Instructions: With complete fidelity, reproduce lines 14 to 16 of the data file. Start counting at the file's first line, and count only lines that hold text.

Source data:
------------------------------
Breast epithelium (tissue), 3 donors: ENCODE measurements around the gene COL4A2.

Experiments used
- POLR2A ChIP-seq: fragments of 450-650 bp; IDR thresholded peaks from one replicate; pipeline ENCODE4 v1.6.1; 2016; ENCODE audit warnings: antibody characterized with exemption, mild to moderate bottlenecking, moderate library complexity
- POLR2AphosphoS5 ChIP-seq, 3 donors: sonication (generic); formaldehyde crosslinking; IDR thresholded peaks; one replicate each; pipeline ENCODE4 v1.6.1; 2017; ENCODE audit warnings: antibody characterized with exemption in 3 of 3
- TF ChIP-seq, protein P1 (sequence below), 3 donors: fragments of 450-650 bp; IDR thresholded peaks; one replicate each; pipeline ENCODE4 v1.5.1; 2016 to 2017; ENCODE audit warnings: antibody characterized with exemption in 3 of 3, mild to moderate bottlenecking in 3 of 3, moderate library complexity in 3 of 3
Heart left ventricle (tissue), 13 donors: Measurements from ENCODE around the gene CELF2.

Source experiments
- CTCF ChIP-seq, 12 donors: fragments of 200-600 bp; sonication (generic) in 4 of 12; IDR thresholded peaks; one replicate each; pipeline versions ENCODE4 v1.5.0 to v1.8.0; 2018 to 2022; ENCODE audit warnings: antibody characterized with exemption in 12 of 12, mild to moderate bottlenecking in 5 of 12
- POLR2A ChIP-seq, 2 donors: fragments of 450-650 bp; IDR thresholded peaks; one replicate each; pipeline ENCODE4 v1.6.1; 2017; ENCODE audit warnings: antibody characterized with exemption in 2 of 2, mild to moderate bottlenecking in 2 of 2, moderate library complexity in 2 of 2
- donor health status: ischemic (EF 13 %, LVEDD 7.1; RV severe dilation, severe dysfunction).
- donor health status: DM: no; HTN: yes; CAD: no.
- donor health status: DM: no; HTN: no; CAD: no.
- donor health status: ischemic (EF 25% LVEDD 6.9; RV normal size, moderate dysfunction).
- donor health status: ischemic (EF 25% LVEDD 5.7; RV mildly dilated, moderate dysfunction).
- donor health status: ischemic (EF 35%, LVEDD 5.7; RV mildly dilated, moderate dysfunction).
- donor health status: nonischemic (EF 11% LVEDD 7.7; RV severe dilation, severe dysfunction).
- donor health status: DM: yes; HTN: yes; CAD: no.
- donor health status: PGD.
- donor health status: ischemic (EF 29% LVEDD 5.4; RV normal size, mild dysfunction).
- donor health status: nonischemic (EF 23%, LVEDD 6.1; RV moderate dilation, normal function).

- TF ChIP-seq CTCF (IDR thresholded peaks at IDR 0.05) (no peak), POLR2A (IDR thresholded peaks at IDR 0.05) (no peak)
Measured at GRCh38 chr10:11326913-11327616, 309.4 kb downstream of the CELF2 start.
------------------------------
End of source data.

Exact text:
- donor health status: ischemic (EF 25% LVEDD 5.7; RV mildly dilated, moderate dysfunction).
- donor health status: ischemic (EF 35%, LVEDD 5.7; RV mildly dilated, moderate dysfunction).
- donor health status: nonischemic (EF 11% LVEDD 7.7; RV severe dilation, severe dysfunction).